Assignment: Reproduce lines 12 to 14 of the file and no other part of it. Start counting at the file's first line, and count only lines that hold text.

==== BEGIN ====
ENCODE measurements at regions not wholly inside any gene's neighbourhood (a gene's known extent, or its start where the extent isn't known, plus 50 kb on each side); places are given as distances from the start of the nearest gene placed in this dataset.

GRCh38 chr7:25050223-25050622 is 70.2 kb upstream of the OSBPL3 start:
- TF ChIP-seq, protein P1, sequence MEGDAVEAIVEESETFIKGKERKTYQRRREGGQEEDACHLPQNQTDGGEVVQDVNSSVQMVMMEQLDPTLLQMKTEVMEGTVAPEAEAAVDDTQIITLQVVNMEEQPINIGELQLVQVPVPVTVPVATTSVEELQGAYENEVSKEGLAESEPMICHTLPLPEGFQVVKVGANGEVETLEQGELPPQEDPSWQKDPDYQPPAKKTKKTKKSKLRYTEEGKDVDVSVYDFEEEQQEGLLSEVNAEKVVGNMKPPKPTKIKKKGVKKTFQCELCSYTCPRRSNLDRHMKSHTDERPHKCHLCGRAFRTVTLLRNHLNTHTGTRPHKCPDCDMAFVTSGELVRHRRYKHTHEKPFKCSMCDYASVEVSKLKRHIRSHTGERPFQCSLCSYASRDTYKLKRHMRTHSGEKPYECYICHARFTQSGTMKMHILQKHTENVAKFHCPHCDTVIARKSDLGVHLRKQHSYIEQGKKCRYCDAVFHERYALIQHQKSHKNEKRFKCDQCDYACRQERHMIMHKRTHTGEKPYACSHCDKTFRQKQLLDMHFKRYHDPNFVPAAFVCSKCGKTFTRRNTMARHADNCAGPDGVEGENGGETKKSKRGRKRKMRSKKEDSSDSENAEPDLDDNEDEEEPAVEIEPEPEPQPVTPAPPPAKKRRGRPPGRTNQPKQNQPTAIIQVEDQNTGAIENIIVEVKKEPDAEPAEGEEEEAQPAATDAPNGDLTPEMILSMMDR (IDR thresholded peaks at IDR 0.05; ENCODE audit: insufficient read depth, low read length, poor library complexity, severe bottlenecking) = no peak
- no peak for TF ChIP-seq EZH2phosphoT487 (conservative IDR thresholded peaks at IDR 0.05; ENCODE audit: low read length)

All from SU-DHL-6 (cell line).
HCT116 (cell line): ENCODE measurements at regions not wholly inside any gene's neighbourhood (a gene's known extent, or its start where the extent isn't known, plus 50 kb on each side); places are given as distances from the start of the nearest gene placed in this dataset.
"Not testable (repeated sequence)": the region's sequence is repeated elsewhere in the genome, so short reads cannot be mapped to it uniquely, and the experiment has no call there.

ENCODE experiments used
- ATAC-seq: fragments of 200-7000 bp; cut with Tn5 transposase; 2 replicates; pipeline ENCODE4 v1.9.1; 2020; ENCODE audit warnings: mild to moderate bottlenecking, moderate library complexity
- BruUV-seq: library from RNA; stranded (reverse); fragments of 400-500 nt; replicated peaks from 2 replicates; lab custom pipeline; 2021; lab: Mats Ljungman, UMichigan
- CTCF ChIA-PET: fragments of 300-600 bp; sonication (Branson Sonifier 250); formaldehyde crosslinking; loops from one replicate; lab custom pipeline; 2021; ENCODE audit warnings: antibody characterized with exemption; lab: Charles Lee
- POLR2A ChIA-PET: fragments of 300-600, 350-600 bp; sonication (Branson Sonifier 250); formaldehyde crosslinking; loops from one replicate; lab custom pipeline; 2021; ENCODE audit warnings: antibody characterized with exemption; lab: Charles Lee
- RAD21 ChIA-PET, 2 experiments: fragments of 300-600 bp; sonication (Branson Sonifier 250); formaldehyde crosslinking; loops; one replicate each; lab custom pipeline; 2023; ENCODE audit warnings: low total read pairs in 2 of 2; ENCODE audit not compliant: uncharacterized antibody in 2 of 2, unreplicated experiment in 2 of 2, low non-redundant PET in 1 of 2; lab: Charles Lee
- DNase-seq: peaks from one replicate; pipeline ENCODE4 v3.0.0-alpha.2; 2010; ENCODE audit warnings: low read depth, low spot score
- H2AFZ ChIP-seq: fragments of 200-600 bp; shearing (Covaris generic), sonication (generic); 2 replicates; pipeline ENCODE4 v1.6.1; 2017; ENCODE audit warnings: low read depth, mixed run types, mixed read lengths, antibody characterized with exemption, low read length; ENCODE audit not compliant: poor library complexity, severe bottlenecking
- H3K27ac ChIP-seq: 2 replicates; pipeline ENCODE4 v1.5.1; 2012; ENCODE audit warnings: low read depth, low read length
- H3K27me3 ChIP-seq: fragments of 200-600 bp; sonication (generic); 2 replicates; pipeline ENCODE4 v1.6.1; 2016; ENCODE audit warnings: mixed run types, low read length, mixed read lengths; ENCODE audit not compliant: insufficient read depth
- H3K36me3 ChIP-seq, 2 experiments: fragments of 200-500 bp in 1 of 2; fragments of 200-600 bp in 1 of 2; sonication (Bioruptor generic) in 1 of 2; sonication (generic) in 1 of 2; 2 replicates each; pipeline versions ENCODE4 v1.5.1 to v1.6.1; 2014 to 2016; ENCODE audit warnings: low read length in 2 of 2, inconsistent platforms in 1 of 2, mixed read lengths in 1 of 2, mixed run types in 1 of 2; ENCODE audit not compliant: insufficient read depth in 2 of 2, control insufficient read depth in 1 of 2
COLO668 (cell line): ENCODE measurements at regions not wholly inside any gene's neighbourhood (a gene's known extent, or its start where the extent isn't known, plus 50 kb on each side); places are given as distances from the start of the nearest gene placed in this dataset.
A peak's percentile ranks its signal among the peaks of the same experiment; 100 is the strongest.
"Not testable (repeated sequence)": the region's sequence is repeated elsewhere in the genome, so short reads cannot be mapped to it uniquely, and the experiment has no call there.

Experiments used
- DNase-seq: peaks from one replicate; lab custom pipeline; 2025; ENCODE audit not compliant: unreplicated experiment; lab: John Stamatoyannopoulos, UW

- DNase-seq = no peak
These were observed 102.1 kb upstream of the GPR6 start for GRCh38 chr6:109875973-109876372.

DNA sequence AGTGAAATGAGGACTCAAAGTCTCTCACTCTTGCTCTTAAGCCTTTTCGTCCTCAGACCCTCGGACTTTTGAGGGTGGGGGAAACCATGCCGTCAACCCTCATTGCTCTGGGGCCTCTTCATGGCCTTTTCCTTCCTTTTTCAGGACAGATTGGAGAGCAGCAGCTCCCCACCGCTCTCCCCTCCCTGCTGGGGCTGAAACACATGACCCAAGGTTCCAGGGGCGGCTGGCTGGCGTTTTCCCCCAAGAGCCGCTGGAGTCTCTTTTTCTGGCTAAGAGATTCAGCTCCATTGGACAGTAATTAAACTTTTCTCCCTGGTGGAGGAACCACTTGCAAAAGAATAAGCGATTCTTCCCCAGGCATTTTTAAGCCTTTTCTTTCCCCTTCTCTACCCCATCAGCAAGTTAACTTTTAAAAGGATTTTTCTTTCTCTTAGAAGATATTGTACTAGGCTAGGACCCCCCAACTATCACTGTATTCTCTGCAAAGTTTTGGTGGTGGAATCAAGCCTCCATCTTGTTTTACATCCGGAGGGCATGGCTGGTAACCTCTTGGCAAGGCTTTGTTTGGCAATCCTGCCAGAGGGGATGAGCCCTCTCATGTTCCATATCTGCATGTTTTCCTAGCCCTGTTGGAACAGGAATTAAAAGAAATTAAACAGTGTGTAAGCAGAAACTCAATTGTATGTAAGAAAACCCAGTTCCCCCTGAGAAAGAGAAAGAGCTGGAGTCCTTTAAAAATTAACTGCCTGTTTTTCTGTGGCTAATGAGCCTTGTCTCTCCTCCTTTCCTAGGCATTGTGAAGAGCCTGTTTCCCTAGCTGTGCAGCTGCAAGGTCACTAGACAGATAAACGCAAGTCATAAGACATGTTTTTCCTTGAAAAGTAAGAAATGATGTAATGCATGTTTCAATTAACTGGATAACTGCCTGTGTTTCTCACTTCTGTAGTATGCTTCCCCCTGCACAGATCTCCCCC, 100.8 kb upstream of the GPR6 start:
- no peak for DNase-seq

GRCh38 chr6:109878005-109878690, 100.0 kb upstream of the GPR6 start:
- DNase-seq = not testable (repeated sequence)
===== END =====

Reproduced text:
- POLR2A ChIA-PET: fragments of 300-600, 350-600 bp; sonication (Branson Sonifier 250); formaldehyde crosslinking; loops from one replicate; lab custom pipeline; 2021; ENCODE audit warnings: antibody characterized with exemption; lab: Charles Lee
- RAD21 ChIA-PET, 2 experiments: fragments of 300-600 bp; sonication (Branson Sonifier 250); formaldehyde crosslinking; loops; one replicate each; lab custom pipeline; 2023; ENCODE audit warnings: low total read pairs in 2 of 2; ENCODE audit not compliant: uncharacterized antibody in 2 of 2, unreplicated experiment in 2 of 2, low non-redundant PET in 1 of 2; lab: Charles Lee
- DNase-seq: peaks from one replicate; pipeline ENCODE4 v3.0.0-alpha.2; 2010; ENCODE audit warnings: low read depth, low spot score